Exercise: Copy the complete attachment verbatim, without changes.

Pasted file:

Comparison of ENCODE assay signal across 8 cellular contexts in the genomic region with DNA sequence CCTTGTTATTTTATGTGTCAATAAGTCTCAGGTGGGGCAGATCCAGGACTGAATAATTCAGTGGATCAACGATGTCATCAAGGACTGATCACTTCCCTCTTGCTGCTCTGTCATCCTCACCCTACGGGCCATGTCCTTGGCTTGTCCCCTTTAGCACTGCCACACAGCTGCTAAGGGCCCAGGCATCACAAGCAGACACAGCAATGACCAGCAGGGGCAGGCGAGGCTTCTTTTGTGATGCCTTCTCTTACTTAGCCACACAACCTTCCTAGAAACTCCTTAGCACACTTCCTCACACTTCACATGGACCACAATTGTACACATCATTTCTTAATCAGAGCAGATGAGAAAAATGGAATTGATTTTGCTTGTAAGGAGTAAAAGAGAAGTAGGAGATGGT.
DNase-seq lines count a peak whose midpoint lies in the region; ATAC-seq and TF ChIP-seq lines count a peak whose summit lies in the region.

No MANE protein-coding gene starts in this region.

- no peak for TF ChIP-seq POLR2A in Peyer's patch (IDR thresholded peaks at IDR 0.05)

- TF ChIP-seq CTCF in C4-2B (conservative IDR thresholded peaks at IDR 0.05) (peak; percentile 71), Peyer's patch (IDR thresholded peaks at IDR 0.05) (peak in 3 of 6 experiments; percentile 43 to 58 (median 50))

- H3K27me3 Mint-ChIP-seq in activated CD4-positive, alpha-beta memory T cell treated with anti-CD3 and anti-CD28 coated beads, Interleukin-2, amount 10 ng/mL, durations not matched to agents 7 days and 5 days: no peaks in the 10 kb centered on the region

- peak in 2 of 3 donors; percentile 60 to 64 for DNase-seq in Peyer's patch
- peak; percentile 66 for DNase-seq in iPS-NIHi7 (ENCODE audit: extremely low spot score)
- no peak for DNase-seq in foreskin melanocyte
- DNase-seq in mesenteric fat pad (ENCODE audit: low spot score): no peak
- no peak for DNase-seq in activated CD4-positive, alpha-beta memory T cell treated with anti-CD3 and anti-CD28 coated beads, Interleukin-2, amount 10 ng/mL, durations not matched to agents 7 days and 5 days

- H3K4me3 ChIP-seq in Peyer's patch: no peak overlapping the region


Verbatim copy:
Comparison of ENCODE assay signal across 8 cellular contexts in the genomic region with DNA sequence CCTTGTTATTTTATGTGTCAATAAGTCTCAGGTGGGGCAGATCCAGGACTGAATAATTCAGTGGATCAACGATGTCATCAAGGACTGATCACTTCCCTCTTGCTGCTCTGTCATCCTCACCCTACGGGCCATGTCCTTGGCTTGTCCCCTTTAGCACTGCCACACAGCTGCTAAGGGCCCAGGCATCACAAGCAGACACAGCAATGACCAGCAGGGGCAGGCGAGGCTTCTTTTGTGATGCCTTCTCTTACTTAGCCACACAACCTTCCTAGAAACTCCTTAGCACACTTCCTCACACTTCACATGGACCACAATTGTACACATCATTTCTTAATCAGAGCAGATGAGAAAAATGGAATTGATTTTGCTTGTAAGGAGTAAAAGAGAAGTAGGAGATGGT.
DNase-seq lines count a peak whose midpoint lies in the region; ATAC-seq and TF ChIP-seq lines count a peak whose summit lies in the region.

No MANE protein-coding gene starts in this region.

- no peak for TF ChIP-seq POLR2A in Peyer's patch (IDR thresholded peaks at IDR 0.05)

- TF ChIP-seq CTCF in C4-2B (conservative IDR thresholded peaks at IDR 0.05) (peak; percentile 71), Peyer's patch (IDR thresholded peaks at IDR 0.05) (peak in 3 of 6 experiments; percentile 43 to 58 (median 50))

- H3K27me3 Mint-ChIP-seq in activated CD4-positive, alpha-beta memory T cell treated with anti-CD3 and anti-CD28 coated beads, Interleukin-2, amount 10 ng/mL, durations not matched to agents 7 days and 5 days: no peaks in the 10 kb centered on the region

- peak in 2 of 3 donors; percentile 60 to 64 for DNase-seq in Peyer's patch
- peak; percentile 66 for DNase-seq in iPS-NIHi7 (ENCODE audit: extremely low spot score)
- no peak for DNase-seq in foreskin melanocyte
- DNase-seq in mesenteric fat pad (ENCODE audit: low spot score): no peak
- no peak for DNase-seq in activated CD4-positive, alpha-beta memory T cell treated with anti-CD3 and anti-CD28 coated beads, Interleukin-2, amount 10 ng/mL, durations not matched to agents 7 days and 5 days

- H3K4me3 ChIP-seq in Peyer's patch: no peak overlapping the region